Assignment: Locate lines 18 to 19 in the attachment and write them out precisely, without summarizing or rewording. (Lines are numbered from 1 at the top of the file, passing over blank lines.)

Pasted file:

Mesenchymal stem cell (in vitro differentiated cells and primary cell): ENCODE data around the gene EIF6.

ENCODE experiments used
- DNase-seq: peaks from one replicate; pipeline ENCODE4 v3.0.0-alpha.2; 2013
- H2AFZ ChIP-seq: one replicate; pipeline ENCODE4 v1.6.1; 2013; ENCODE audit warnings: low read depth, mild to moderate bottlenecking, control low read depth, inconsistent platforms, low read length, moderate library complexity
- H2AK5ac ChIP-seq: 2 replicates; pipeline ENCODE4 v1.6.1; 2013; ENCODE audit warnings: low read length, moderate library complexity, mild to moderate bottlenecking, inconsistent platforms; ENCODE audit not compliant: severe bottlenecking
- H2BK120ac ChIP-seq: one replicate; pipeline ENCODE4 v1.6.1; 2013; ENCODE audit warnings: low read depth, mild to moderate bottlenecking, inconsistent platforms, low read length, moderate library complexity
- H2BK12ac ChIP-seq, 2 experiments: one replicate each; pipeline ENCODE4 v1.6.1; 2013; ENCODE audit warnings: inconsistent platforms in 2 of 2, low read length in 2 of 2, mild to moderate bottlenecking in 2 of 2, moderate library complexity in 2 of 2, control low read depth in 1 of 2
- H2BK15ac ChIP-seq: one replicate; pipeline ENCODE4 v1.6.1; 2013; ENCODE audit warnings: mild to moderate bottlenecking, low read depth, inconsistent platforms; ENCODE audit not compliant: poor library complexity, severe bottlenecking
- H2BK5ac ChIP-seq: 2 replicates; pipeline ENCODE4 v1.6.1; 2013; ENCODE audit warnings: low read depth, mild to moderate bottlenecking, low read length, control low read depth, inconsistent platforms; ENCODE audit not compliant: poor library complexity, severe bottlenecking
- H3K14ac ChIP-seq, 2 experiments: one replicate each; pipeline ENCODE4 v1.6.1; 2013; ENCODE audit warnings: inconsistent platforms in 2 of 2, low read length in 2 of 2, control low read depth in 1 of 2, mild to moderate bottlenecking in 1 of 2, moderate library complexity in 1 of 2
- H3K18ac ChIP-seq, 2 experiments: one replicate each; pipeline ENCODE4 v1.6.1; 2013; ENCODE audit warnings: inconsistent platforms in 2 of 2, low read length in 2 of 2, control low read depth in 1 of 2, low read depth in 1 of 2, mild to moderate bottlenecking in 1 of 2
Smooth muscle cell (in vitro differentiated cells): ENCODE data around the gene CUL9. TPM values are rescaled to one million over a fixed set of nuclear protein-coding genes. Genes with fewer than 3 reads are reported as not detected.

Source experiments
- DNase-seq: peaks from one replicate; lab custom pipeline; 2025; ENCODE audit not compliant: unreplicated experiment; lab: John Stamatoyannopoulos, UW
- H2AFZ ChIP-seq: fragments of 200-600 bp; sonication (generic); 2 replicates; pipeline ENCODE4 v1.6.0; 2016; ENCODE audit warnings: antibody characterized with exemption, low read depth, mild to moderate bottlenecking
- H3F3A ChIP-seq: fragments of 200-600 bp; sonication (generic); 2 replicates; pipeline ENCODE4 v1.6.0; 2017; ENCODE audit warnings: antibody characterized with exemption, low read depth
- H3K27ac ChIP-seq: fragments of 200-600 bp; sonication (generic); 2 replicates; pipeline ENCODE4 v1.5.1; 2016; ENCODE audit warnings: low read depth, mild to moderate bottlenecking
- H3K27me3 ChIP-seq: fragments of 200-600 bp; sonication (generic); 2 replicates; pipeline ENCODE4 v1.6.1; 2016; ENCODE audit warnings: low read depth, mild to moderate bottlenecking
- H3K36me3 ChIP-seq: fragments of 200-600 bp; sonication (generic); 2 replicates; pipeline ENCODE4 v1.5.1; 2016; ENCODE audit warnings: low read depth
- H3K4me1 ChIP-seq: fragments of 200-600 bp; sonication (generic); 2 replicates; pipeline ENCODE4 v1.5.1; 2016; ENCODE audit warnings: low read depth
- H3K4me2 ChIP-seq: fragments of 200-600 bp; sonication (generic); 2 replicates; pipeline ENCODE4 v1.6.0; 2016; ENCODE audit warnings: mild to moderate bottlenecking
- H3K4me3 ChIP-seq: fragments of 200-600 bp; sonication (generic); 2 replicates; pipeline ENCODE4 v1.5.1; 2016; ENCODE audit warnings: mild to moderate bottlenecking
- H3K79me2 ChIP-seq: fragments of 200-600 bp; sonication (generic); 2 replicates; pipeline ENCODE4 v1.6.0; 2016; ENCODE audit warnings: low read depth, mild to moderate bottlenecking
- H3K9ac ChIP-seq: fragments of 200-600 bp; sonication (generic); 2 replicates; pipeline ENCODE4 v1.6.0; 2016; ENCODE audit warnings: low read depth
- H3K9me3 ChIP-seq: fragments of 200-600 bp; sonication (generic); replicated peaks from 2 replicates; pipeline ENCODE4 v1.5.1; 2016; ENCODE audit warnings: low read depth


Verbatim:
- H3K27me3 ChIP-seq: fragments of 200-600 bp; sonication (generic); 2 replicates; pipeline ENCODE4 v1.6.1; 2016; ENCODE audit warnings: low read depth, mild to moderate bottlenecking
- H3K36me3 ChIP-seq: fragments of 200-600 bp; sonication (generic); 2 replicates; pipeline ENCODE4 v1.5.1; 2016; ENCODE audit warnings: low read depth